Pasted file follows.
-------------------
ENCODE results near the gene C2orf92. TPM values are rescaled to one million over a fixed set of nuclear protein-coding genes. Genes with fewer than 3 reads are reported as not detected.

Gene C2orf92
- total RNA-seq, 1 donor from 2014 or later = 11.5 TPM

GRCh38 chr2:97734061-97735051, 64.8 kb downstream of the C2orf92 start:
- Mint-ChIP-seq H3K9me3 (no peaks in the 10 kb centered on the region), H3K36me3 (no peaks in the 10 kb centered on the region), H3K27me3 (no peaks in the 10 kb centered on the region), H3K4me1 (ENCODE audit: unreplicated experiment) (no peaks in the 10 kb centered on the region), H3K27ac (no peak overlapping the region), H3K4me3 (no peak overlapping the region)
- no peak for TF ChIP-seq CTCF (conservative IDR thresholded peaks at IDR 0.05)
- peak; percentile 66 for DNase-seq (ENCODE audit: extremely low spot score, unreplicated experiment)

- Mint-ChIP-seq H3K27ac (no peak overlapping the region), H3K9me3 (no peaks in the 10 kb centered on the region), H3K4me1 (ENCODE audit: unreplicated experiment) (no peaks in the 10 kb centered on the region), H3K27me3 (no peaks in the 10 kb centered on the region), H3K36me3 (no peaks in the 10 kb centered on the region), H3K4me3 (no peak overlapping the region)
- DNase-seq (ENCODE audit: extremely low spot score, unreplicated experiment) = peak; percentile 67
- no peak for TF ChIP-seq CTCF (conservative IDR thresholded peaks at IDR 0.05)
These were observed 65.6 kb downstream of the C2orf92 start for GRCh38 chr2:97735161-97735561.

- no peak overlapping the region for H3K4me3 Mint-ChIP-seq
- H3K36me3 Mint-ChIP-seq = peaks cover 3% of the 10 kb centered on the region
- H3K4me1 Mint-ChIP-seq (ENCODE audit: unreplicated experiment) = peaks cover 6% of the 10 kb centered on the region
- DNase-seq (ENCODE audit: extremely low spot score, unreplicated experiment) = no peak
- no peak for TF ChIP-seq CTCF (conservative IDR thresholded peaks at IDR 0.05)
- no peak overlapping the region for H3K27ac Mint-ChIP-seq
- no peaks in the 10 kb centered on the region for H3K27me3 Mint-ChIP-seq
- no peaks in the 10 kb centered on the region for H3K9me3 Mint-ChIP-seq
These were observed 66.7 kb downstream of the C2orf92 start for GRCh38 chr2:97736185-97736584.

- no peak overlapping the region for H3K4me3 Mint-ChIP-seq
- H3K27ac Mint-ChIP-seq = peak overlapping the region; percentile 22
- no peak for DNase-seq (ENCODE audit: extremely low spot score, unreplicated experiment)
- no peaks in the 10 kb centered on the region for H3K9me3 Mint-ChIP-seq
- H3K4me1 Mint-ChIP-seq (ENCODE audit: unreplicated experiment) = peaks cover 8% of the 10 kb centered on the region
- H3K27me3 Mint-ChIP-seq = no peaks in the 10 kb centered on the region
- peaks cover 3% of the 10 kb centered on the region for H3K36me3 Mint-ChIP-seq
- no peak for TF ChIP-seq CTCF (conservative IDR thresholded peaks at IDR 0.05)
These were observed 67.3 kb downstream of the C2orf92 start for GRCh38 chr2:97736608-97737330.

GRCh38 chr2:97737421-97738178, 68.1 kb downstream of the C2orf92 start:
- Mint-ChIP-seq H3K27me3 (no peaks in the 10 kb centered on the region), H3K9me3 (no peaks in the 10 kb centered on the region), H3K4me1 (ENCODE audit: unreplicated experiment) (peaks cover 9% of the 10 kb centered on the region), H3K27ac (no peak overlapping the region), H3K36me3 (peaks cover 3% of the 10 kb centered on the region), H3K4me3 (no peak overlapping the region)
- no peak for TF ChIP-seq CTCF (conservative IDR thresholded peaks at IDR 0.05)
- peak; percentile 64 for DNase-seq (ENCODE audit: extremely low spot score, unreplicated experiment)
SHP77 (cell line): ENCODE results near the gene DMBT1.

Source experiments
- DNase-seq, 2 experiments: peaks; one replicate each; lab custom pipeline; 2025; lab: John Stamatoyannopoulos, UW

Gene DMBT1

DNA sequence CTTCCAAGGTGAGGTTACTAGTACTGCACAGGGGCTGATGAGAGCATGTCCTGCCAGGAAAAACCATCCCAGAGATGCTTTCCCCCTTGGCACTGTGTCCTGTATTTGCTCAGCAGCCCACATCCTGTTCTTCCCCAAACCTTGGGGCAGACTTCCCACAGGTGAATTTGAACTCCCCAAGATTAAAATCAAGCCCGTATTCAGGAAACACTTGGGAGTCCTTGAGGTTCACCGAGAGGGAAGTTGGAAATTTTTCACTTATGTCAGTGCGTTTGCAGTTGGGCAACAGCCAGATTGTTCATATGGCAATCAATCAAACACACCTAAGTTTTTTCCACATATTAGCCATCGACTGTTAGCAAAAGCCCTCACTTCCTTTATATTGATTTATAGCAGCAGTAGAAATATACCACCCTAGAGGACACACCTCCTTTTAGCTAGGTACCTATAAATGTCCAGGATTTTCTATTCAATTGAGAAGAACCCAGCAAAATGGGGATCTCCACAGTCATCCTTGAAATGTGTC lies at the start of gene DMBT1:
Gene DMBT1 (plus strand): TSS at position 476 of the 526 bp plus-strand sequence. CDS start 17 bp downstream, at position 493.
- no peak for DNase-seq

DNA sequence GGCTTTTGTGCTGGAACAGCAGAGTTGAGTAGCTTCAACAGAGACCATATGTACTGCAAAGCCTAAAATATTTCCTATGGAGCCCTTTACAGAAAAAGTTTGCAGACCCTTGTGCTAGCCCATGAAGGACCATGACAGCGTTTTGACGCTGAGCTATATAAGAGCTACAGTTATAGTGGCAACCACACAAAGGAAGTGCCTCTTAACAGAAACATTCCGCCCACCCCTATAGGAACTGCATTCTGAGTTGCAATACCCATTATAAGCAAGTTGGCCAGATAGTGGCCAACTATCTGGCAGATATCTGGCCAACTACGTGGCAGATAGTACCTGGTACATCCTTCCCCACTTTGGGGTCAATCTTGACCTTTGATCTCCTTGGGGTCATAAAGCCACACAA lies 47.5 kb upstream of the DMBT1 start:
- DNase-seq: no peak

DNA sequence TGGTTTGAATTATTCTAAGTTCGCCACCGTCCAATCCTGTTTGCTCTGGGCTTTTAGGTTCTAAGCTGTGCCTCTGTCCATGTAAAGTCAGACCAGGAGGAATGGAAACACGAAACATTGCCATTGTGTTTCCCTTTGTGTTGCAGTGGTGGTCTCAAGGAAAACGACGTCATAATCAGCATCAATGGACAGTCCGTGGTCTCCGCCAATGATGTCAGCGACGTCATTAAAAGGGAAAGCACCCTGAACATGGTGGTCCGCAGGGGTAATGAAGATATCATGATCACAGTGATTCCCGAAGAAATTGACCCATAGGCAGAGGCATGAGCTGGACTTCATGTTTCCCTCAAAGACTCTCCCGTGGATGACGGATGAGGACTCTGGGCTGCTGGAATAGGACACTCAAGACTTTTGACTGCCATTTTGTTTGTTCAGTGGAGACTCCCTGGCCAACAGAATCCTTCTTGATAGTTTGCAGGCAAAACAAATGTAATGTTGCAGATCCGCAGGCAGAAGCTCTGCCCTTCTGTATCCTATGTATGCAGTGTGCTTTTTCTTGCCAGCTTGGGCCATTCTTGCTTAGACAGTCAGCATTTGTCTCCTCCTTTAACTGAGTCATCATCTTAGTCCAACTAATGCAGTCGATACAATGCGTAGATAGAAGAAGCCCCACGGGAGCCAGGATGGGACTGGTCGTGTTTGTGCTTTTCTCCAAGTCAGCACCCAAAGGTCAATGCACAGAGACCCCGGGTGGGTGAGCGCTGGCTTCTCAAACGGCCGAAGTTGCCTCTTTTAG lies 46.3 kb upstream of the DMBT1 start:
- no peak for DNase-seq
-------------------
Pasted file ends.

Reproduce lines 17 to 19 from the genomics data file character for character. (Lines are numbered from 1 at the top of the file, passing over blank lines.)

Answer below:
- no peak overlapping the region for H3K27ac Mint-ChIP-seq
- no peaks in the 10 kb centered on the region for H3K27me3 Mint-ChIP-seq
- no peaks in the 10 kb centered on the region for H3K9me3 Mint-ChIP-seq